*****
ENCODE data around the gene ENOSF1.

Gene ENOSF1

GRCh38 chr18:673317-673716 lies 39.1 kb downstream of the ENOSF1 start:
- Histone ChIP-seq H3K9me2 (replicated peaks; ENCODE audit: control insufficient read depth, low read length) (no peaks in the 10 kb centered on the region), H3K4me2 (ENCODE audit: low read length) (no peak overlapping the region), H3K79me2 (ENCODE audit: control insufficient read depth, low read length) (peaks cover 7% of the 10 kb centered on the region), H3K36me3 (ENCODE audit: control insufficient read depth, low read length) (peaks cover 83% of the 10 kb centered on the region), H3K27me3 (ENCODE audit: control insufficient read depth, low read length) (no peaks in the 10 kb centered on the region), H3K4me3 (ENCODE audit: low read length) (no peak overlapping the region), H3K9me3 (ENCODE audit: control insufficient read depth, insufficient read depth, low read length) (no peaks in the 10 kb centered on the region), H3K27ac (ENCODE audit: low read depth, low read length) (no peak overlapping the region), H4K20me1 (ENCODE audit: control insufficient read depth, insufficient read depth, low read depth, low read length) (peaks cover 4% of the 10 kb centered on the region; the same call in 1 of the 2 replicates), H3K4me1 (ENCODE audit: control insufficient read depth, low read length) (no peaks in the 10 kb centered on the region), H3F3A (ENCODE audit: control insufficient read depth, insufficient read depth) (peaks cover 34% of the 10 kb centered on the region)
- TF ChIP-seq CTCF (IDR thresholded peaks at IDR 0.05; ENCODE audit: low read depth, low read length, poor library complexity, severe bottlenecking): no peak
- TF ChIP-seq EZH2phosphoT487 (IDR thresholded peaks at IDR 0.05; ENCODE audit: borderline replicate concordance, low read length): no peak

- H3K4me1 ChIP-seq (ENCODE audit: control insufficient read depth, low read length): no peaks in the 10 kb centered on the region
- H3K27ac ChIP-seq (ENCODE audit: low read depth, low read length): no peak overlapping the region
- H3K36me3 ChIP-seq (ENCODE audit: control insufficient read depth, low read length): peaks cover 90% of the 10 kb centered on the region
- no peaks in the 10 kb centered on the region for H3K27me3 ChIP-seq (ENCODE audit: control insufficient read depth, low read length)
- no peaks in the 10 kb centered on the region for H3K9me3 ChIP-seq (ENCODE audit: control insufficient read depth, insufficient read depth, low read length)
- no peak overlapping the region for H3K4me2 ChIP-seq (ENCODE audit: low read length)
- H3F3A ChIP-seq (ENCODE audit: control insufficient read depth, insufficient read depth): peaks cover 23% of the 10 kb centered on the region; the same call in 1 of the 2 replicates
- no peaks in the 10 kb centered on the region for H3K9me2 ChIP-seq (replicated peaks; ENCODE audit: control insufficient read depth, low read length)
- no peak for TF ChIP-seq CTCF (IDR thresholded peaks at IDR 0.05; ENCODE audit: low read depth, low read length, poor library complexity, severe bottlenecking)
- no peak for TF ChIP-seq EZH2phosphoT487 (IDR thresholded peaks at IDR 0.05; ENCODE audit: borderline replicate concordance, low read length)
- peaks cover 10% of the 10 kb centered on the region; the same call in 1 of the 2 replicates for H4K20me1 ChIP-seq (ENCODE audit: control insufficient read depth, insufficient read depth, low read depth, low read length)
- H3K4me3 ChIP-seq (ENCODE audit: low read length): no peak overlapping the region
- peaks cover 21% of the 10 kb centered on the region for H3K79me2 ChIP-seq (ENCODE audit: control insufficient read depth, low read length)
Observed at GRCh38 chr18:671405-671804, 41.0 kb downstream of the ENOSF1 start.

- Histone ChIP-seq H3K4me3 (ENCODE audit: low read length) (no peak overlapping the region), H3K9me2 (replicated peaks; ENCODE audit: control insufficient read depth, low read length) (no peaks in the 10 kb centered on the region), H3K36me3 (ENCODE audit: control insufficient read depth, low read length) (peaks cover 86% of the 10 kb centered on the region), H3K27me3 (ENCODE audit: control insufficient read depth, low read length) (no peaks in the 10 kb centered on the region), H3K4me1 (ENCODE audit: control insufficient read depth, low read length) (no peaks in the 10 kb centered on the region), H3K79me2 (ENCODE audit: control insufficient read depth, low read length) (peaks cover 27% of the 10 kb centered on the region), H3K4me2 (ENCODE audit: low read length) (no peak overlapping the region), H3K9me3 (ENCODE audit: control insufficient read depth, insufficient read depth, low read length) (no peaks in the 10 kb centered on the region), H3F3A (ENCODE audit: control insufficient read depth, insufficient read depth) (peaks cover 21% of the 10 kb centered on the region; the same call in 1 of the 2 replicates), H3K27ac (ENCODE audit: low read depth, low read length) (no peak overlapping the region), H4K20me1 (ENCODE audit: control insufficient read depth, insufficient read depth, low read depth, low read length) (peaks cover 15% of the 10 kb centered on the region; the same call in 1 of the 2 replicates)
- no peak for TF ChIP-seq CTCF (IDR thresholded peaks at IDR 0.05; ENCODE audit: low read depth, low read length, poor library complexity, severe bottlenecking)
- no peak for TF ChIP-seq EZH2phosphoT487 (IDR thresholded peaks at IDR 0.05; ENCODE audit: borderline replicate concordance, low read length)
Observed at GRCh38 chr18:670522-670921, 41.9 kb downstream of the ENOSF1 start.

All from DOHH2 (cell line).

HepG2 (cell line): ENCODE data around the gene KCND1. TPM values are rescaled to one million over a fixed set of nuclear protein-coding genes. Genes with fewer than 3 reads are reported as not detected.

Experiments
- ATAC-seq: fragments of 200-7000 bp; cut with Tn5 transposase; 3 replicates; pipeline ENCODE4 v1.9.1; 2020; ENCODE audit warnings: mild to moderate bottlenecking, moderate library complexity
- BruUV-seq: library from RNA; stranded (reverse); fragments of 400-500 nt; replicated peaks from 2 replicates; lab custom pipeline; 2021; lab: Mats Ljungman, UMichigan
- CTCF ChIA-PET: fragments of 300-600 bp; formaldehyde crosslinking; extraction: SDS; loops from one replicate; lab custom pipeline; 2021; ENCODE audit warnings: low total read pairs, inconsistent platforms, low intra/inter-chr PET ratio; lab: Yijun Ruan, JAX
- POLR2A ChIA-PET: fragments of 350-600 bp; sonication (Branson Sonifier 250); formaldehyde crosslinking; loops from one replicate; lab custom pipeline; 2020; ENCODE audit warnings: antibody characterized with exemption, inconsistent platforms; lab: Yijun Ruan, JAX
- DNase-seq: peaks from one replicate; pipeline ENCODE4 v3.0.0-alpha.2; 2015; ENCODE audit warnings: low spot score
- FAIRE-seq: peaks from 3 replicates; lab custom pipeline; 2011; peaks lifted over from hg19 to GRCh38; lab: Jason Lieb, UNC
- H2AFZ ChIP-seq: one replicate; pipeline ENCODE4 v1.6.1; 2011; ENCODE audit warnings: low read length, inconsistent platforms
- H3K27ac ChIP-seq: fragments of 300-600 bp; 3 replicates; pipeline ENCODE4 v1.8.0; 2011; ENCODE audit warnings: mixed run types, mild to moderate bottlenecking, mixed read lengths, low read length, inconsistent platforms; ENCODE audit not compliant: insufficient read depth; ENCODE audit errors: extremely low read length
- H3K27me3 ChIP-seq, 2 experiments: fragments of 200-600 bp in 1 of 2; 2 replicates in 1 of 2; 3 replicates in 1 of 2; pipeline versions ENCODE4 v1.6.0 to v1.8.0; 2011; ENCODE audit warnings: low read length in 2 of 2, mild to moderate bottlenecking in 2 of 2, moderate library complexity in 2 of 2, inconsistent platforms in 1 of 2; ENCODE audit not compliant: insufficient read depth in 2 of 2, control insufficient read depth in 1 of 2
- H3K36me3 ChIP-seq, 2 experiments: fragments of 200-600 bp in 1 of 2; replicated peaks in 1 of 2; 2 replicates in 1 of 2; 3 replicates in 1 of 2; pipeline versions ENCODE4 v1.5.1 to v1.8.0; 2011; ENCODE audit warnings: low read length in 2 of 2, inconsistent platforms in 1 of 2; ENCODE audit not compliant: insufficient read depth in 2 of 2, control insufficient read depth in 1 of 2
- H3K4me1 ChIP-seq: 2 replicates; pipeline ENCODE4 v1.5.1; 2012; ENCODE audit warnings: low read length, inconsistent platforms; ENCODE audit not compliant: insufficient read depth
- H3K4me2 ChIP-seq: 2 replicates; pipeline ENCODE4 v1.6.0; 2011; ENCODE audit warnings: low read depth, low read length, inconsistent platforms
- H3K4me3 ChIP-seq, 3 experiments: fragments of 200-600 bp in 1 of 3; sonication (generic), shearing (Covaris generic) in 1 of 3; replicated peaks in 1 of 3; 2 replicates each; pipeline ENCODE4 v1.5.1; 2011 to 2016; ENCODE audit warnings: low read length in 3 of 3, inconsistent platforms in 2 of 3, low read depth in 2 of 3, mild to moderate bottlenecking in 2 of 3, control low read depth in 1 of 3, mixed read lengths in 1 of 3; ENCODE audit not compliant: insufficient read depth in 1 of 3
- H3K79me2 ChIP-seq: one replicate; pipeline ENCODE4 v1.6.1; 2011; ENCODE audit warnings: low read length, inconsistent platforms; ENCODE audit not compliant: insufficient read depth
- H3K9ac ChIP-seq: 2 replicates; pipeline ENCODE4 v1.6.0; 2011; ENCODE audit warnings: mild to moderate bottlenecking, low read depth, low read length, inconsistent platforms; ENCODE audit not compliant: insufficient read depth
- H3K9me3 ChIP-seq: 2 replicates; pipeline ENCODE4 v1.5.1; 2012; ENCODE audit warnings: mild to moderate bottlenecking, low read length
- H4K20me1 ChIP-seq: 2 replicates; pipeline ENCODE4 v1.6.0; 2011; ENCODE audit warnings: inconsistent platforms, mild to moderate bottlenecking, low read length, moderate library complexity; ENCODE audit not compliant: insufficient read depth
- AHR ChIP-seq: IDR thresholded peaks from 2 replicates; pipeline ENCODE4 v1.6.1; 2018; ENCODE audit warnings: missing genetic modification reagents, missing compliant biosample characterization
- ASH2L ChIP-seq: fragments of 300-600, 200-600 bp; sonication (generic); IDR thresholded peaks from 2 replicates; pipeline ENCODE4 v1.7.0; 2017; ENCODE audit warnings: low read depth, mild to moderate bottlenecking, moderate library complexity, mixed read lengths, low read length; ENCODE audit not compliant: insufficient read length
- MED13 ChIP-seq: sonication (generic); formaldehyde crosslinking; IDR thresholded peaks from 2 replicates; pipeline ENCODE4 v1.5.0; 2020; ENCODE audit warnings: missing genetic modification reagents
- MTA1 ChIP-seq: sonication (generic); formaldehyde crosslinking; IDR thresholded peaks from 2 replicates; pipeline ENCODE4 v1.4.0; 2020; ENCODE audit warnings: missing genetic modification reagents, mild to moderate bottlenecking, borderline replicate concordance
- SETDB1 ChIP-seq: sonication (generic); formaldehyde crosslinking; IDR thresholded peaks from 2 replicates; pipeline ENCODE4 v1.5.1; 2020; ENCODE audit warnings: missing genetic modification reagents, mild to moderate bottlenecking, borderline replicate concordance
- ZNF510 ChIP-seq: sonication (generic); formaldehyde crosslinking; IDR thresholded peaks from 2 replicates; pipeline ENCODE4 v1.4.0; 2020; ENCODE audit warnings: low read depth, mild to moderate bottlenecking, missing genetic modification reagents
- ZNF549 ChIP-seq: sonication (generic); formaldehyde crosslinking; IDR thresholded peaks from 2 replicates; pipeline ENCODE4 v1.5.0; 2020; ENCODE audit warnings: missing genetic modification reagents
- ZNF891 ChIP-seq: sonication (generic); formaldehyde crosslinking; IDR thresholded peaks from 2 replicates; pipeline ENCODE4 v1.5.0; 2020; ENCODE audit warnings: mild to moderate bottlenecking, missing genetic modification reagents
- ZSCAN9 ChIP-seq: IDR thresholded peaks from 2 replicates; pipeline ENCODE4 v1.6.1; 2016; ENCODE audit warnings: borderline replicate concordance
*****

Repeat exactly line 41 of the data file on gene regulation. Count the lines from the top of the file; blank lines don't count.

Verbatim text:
- H3K79me2 ChIP-seq: one replicate; pipeline ENCODE4 v1.6.1; 2011; ENCODE audit warnings: low read length, inconsistent platforms; ENCODE audit not compliant: insufficient read depth